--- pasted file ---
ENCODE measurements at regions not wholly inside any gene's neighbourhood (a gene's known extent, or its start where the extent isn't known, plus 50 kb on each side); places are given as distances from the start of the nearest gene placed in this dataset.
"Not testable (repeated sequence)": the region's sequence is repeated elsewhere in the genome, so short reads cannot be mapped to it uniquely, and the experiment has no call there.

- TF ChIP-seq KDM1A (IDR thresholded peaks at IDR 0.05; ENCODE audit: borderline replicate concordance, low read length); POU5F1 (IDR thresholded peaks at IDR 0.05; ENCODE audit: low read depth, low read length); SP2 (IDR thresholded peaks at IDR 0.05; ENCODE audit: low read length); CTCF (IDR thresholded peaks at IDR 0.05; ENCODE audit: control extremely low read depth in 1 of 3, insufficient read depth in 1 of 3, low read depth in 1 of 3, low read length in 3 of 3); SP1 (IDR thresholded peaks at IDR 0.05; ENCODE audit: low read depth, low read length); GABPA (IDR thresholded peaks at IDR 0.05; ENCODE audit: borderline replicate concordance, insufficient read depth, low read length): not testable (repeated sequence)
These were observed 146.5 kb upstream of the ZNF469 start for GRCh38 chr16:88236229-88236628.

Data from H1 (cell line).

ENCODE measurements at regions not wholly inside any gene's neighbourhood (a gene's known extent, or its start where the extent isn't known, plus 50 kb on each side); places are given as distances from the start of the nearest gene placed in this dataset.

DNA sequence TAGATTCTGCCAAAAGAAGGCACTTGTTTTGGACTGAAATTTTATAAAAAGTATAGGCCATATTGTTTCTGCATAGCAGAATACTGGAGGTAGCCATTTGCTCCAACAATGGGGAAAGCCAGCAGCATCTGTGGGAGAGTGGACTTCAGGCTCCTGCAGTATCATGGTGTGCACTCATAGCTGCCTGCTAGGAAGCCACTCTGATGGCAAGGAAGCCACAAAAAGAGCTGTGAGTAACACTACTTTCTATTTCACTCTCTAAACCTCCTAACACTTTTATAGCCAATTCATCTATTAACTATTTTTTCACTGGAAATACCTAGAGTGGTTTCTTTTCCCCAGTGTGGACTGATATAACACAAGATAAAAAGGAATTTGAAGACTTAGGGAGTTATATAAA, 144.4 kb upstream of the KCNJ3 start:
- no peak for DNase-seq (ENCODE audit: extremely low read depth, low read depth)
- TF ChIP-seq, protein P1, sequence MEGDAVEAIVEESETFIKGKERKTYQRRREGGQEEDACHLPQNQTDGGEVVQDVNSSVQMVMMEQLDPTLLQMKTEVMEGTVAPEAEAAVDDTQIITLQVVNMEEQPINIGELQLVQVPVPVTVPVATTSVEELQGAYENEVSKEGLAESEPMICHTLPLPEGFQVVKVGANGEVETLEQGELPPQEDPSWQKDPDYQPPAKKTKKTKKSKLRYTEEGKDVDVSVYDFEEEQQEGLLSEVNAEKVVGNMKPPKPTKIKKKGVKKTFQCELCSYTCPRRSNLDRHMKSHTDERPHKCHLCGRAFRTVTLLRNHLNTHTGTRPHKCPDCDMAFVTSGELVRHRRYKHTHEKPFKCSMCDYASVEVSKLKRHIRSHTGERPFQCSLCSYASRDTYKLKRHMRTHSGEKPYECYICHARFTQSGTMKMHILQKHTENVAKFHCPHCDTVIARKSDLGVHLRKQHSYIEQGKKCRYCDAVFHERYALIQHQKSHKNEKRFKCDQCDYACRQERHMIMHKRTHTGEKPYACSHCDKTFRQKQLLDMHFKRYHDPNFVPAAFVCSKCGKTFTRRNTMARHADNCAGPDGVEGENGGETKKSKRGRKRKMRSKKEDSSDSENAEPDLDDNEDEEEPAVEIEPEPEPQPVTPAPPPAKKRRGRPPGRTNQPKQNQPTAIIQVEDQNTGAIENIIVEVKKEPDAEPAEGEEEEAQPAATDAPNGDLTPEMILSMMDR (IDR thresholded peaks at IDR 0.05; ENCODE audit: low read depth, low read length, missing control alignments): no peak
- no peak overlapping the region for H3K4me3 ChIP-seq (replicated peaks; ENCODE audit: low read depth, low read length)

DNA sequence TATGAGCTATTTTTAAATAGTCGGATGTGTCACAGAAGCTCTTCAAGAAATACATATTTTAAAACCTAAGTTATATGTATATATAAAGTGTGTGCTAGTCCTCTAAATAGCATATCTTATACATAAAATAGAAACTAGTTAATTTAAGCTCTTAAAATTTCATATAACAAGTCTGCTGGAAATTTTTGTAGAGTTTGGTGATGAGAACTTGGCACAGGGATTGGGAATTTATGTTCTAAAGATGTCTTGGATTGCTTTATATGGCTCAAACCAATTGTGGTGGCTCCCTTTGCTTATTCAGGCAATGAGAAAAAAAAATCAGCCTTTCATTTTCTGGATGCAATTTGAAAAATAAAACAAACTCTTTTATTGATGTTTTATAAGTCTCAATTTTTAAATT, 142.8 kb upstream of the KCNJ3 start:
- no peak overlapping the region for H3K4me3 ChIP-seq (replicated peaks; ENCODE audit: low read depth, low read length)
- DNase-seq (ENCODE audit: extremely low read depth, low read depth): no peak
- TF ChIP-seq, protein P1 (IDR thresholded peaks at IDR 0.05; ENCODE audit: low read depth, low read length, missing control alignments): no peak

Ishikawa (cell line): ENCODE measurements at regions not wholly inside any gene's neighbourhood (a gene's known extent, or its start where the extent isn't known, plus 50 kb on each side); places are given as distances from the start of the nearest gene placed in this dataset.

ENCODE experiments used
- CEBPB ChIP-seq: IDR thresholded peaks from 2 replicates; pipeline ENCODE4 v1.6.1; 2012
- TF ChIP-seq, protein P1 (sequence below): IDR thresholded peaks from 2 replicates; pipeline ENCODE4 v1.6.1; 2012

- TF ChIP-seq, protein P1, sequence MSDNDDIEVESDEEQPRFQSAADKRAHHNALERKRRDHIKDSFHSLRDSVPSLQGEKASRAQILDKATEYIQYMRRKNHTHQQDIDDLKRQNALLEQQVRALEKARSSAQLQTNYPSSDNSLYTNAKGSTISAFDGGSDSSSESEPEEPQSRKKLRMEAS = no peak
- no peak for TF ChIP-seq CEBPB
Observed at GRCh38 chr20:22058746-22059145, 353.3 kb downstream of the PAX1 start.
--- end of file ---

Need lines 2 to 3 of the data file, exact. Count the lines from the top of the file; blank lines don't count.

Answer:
"Not testable (repeated sequence)": the region's sequence is repeated elsewhere in the genome, so short reads cannot be mapped to it uniquely, and the experiment has no call there.

- TF ChIP-seq KDM1A (IDR thresholded peaks at IDR 0.05; ENCODE audit: borderline replicate concordance, low read length); POU5F1 (IDR thresholded peaks at IDR 0.05; ENCODE audit: low read depth, low read length); SP2 (IDR thresholded peaks at IDR 0.05; ENCODE audit: low read length); CTCF (IDR thresholded peaks at IDR 0.05; ENCODE audit: control extremely low read depth in 1 of 3, insufficient read depth in 1 of 3, low read depth in 1 of 3, low read length in 3 of 3); SP1 (IDR thresholded peaks at IDR 0.05; ENCODE audit: low read depth, low read length); GABPA (IDR thresholded peaks at IDR 0.05; ENCODE audit: borderline replicate concordance, insufficient read depth, low read length): not testable (repeated sequence)